IFLIX THAILAND, has set its goal to at least double the number of subscribers in Thailand next year, thanks to strong local potential for video on demand (VOD), said co-founder and country manager Artima Suraphongchai.
Artima, who is also the first employee of iflix in Thailand, said that her ambition is for iflix Thailand to become the first choice among VOD options with millions of local subscribers.
“We want to be known as the best service with the most extensive content for all types of consumers. Whether consumers want to watch Hollywood, Korean, Thai or Anime [programming], we have something for everyone,” she said.
After just two years since launching, iflix Group can boast tremendous growth with five million registered accounts as of the second quarter this year, with approximately one million accounts in Thailand.
Artima said that iflix’s main mission is to bring the world’s best entertainment to consumers.
“In 3-5 years, I’d like our brand name to be known as the best entertainment service at the best price with millions of subscribers,” she said.
Artima said that she could see a massive potential in VOD, not only in Thailand but globally.
“I think growth of video-on-demand is driven by many factors. First, by improvement in infrastructure, specifically better and cheaper access to high-speed Internet both on mobile and broadband. The second factor is access to smart devices such as mobile phones, tablets and computers. The prices [of internet and smart devices] have come down tremendously in the last few years, enabling consumers to go online anytime they want on their mobile. Finally, there is increased consumer demand for more content on their own terms. Meaning, [they can] watch what they want when they want. These are the factors that fuel the growth of VOD,” she said.
TV watching used to be limited to the living room, Artima said, but the with the public appetite for content on demand, “viewing content has now moved beyond the television and outside the living room [and] we see consumers watching content in coffee shops, and on the Skytrain.”
The key challenge is piracy. It’s difficult to compete with services that don’t charge for content. But they can compete on quality.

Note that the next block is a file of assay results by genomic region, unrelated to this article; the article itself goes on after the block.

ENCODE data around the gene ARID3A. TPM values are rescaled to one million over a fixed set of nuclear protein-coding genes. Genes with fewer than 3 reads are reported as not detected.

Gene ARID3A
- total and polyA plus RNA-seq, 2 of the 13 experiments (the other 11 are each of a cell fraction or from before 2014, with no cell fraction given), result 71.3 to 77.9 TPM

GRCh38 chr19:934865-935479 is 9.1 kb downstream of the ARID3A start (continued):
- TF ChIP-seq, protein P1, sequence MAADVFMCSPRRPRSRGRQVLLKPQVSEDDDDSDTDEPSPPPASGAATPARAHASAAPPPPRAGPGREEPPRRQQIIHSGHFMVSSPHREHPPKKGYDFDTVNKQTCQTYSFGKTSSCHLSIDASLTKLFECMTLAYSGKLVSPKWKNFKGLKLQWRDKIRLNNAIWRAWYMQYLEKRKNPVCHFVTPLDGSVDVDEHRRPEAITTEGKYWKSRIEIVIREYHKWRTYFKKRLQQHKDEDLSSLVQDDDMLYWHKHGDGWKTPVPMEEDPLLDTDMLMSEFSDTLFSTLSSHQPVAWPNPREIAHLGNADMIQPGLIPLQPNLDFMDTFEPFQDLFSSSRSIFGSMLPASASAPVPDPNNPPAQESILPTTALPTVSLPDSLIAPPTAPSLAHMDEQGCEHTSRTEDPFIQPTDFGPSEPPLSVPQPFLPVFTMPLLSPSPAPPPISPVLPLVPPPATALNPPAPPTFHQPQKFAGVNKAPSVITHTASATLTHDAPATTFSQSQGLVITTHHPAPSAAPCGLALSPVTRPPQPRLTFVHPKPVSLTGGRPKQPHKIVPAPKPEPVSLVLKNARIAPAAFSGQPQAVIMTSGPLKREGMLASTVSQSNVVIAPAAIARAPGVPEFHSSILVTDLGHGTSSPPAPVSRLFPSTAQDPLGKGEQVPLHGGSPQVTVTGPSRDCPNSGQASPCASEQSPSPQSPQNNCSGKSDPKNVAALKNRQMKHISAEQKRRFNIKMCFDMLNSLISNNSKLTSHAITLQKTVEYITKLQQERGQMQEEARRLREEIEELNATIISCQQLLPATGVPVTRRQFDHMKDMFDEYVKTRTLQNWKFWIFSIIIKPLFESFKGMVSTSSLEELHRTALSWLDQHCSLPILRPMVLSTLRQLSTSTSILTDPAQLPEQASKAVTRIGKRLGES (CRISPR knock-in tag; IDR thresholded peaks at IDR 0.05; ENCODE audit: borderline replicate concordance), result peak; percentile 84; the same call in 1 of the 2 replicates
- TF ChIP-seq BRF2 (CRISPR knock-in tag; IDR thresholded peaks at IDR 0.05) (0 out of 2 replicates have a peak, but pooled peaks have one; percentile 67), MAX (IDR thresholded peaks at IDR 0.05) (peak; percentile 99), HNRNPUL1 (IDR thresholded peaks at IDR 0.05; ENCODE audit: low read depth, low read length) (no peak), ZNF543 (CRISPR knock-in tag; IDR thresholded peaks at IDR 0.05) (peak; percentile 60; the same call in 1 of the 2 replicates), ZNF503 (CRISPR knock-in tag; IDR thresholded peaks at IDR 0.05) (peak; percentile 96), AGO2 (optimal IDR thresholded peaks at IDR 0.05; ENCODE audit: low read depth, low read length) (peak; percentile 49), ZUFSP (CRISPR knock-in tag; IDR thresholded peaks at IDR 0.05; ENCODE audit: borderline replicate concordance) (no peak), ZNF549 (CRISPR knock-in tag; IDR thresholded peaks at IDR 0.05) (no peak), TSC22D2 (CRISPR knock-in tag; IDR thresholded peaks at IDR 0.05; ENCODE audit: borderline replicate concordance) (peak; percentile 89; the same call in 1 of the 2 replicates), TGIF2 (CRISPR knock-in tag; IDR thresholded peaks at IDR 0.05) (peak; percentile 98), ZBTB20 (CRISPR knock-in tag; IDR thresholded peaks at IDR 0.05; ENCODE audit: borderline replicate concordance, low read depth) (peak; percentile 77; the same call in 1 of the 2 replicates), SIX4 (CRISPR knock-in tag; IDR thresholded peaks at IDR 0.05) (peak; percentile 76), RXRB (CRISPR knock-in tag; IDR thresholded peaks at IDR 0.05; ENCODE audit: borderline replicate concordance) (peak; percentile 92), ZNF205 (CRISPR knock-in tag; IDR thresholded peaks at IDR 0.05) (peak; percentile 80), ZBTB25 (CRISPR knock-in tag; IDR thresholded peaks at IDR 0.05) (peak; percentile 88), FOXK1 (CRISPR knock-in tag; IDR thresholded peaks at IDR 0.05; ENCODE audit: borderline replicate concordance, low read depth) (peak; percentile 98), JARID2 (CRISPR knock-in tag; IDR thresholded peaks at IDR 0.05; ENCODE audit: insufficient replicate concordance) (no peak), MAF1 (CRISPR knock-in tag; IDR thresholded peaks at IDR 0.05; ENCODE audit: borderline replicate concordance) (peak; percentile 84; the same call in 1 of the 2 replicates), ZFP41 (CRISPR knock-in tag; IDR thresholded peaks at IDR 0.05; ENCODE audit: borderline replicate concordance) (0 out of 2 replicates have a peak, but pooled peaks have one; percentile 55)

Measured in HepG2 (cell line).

“We compete against piracy products by offering fresh content, quality subtitles, quality pictures and the ability of consumers to watch our VOD on any platform – on their mobile, tablet, laptop, and TV.
Speed of access to new content beats that of pirated shows. Members can check out iflix’s exclusive content within 24 hours of its television broadcast in Korea or the US. That includes Korean dramas such as The Bride of Habaek, Strongest Deliveryman, and Revolutionary Love. Or US shows Mr Robot season 3, The Flash, Arrow, or Midnight Texas.
Launches by iflix in emerging markets leveraged several strategies and tools, including: data-driven marketing, a strong focus on local content acquisition, deep telco integration, strategic retail partnerships and celebrity-driven marketing, to name a few.
Artima graduated with a bachelors and masters degree in electrical and electronics engineering from Imperial College of Technology, Science and Medicine, in London, UK. She then went on to a masters in business administration (MBA) from Sasin Graduate Institute of Business Administration at Chulalongkorn University.
“I studied engineering because I enjoyed mathematics and sciences,” she explained. “But after the Asian financial crisis in 1997, many industries including leading electronics companies in Thailand closed down. So I pivoted to apply to consulting firms, where I heard that they did not care which degree you have and only cared that you can solve diverse range of problems in a logical manner.”
That led her to work for The Boston Consulting Group in Bangkok in 1999 for three years before leaving to take an MBA at Sasin in 2002. Upon graduation, Artima joined a boutique consulting company called Claris. In 2009, she left Claris to work in strategy and business development for Novartis, a leading pharmaceutical company, and then a short stint at Big C Supercentre before leaving to start her own business.
“My business Freebie (by Echo 360) was a corporate-sponsored free call service on the cellular network. It was launched in 2012 and gained over 200,000 subscribers. Unfortunately, the economic and political environment was not supportive of such as service so we ended up closing down Freebie at the start of 2015,” she said.
“At the same time, iflix’s recruiter approached me through LinkedIn (yes, serious business opportunities do happen via the platform). As an avid movies and series watcher, I was immediately interested in the service.”
She met with co-founder, Mark Britt and their top management in Malaysia “and immediately thought it was the perfect place for me. It was a great service/product with great people building it.”
Artima joined iflix in February 2015, “and the service went live in September 2015.”